Hodge also brings home a silver medal in the Men’s 100m Breaststroke SB8 (1:14.19), touching the wall just 0.07 behind gold medallist Joshua Willmer (New Zealand).

South Coast swimmer and Tokyo Paralympian Jasmine Greenwood charged to the wall to claim gold in the Women’s 200m IM SM10. Greenwood has clearly been putting in the hard yards at her home club Bay & Basin, gliding to victory in Birmingham after narrowly missing out on a medal at the same event on the Gold Coast in 2018.

Mighty Blues butterfly powerhouse Abbey Connor (Revesby Workers) made her Commonwealth Games debut in the Women’s 200m event on day five. The 17-year-old from Campsie put the world on notice after qualifying through to the final, and narrowly missing a spot on the podium just 0.04 behind bronze medallist and veteran Olympian Brianna Throssell in 2:08.36.

Notable Mighty Blues performances

Tokyo Olympians Matt Wilson (SOPAC) and Se-Bom Lee (Carlile) were among the Mighty Blues in Birmingham. Wilson delivered a superb swim in the Men’s 200m Breaststroke final in 2:10.57, just missing out on the podium. Lee contested his Olympic event, the 400m IM, and added the 200m IM to his program, making both finals. He finished fifth in 4:16.68, and sixth in 1:59.86, respectively.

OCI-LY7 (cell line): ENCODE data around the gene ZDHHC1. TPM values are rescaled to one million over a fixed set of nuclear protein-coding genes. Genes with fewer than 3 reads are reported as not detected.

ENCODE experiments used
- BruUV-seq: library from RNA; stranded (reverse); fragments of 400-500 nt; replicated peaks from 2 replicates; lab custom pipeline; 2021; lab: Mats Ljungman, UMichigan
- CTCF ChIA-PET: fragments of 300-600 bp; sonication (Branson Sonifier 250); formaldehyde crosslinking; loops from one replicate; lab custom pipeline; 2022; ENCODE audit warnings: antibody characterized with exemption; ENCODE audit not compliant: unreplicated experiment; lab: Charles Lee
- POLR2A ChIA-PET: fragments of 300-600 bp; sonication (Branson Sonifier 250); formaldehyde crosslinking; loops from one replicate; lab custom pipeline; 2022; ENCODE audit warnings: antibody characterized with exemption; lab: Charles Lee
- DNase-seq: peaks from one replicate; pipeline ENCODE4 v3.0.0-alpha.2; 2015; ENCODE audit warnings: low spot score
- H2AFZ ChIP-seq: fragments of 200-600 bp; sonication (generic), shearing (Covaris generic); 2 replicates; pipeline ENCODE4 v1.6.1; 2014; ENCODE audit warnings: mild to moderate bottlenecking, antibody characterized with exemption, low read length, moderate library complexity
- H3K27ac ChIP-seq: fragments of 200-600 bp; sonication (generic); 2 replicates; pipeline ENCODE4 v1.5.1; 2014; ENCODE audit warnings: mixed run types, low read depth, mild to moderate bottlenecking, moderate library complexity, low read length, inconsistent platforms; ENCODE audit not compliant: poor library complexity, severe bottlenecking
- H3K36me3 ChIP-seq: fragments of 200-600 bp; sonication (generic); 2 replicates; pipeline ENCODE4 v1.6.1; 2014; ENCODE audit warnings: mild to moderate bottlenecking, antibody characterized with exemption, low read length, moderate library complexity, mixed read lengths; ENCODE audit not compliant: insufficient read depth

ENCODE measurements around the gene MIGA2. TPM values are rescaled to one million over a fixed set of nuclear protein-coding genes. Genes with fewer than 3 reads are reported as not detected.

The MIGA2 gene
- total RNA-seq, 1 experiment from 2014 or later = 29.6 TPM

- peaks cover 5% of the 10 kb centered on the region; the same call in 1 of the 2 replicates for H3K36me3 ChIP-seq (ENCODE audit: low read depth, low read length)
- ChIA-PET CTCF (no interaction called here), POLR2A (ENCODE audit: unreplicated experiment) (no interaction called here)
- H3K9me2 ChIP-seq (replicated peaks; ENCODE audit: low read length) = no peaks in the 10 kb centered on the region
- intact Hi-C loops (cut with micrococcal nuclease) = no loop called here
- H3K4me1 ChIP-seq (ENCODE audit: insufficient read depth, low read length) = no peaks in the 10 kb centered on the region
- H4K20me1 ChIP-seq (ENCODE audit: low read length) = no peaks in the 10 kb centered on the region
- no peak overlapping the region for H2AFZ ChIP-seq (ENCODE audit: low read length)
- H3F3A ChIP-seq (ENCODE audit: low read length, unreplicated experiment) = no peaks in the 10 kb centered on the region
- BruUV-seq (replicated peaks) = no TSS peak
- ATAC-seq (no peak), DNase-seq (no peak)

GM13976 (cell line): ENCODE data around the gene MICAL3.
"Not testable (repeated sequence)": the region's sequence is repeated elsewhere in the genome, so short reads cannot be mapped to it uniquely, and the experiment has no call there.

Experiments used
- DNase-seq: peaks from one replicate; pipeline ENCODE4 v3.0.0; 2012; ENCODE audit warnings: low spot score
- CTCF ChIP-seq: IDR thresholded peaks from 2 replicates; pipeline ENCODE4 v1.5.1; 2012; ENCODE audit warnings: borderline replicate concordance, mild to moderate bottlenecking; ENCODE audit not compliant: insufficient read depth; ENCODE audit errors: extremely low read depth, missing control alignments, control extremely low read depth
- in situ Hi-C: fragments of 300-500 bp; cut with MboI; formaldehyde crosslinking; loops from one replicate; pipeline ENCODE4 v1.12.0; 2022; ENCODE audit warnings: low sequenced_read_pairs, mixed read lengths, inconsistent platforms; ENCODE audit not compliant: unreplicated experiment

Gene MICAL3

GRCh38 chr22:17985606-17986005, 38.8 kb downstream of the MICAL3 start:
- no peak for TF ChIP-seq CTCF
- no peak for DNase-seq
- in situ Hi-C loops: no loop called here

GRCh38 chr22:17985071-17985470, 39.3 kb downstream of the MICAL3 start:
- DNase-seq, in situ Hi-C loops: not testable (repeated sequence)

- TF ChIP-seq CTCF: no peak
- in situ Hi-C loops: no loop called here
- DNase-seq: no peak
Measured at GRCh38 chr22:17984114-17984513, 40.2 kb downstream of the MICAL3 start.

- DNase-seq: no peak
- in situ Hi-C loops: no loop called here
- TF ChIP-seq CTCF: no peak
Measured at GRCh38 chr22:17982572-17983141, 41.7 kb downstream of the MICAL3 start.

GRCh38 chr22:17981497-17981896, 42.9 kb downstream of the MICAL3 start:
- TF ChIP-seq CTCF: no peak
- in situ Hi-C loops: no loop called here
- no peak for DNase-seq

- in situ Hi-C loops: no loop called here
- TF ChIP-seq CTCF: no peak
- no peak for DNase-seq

Rookie Para swimmers Oscar Stubbs (SOPAC), Ella Jones (Trinity Lismore) and Jade Lucy (SLC Aquadot) all made successful starts to their Comm Games programs:

Oscar Stubbs - Men’s 50m Freestyle S13 Final – 24.90

Ella Jones – Women’s 100m Backstroke S8 Final - 1:28.94

Jade Lucy – Women’s 200m Freestyle S14 Final – 2:16.64


Photos: Delly Carr & Swimming Australia

Commonwealth Games Australian Team

  • NSW Representatives
  • Matthew Wilson (SOPAC SC)

    William Yang (Loreto Normanhurst SC)

    Se-Bom Lee (Carlile SC)

    Bradley Woodward (Mingara Aquatic SC)

    Abbey Connor (Revesby Workers SC)

    Ellie Cole (Knox Pymble SC)

    Jasmine Greenwood (Bay & Basin SC)

    Ella Jones (Trinity Lismore SC )

    Jade Lucy (SLC Aquadot SC)

    Tim Hodge (ACU Blacktown SC)

    Matt Levy (North Sydney SC)

    Oscar Stubbs (SOPAC SC)

    Coach Chris Nesbit (Carlile SC)